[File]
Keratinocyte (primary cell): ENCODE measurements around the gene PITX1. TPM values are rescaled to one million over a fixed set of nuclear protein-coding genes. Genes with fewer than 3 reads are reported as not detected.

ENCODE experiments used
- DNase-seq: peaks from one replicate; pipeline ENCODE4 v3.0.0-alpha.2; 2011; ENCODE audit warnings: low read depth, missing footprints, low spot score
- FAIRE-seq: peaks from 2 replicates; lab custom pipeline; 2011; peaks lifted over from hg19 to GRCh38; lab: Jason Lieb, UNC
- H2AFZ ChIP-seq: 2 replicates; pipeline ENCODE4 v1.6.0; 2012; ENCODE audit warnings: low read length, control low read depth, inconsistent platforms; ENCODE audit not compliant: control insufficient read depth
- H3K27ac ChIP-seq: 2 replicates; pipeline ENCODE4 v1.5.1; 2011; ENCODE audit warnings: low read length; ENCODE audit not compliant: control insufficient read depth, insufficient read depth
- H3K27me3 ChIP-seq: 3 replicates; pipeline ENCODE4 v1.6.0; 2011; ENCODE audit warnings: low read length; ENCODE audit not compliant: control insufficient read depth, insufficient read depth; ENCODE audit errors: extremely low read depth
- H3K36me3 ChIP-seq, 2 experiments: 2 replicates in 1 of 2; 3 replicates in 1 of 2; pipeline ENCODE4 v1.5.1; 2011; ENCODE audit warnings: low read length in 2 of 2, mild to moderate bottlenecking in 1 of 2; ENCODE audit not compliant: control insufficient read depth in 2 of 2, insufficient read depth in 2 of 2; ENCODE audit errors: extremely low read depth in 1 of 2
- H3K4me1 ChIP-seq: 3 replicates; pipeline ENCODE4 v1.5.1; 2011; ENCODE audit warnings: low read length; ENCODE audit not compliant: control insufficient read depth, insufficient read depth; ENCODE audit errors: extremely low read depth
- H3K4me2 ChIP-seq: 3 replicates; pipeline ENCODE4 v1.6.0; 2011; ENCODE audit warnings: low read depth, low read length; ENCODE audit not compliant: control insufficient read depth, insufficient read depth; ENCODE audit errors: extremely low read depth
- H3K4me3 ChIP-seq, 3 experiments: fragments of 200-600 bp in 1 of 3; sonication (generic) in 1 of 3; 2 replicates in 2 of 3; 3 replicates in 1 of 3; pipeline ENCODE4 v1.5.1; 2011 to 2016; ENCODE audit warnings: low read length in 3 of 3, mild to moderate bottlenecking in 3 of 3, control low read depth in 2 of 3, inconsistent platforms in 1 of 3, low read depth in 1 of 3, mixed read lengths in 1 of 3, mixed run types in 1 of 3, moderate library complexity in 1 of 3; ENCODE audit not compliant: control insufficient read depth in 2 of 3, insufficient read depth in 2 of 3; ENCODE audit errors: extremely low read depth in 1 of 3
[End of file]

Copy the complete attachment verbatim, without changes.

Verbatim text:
Keratinocyte (primary cell): ENCODE measurements around the gene PITX1. TPM values are rescaled to one million over a fixed set of nuclear protein-coding genes. Genes with fewer than 3 reads are reported as not detected.

ENCODE experiments used
- DNase-seq: peaks from one replicate; pipeline ENCODE4 v3.0.0-alpha.2; 2011; ENCODE audit warnings: low read depth, missing footprints, low spot score
- FAIRE-seq: peaks from 2 replicates; lab custom pipeline; 2011; peaks lifted over from hg19 to GRCh38; lab: Jason Lieb, UNC
- H2AFZ ChIP-seq: 2 replicates; pipeline ENCODE4 v1.6.0; 2012; ENCODE audit warnings: low read length, control low read depth, inconsistent platforms; ENCODE audit not compliant: control insufficient read depth
- H3K27ac ChIP-seq: 2 replicates; pipeline ENCODE4 v1.5.1; 2011; ENCODE audit warnings: low read length; ENCODE audit not compliant: control insufficient read depth, insufficient read depth
- H3K27me3 ChIP-seq: 3 replicates; pipeline ENCODE4 v1.6.0; 2011; ENCODE audit warnings: low read length; ENCODE audit not compliant: control insufficient read depth, insufficient read depth; ENCODE audit errors: extremely low read depth
- H3K36me3 ChIP-seq, 2 experiments: 2 replicates in 1 of 2; 3 replicates in 1 of 2; pipeline ENCODE4 v1.5.1; 2011; ENCODE audit warnings: low read length in 2 of 2, mild to moderate bottlenecking in 1 of 2; ENCODE audit not compliant: control insufficient read depth in 2 of 2, insufficient read depth in 2 of 2; ENCODE audit errors: extremely low read depth in 1 of 2
- H3K4me1 ChIP-seq: 3 replicates; pipeline ENCODE4 v1.5.1; 2011; ENCODE audit warnings: low read length; ENCODE audit not compliant: control insufficient read depth, insufficient read depth; ENCODE audit errors: extremely low read depth
- H3K4me2 ChIP-seq: 3 replicates; pipeline ENCODE4 v1.6.0; 2011; ENCODE audit warnings: low read depth, low read length; ENCODE audit not compliant: control insufficient read depth, insufficient read depth; ENCODE audit errors: extremely low read depth
- H3K4me3 ChIP-seq, 3 experiments: fragments of 200-600 bp in 1 of 3; sonication (generic) in 1 of 3; 2 replicates in 2 of 3; 3 replicates in 1 of 3; pipeline ENCODE4 v1.5.1; 2011 to 2016; ENCODE audit warnings: low read length in 3 of 3, mild to moderate bottlenecking in 3 of 3, control low read depth in 2 of 3, inconsistent platforms in 1 of 3, low read depth in 1 of 3, mixed read lengths in 1 of 3, mixed run types in 1 of 3, moderate library complexity in 1 of 3; ENCODE audit not compliant: control insufficient read depth in 2 of 3, insufficient read depth in 2 of 3; ENCODE audit errors: extremely low read depth in 1 of 3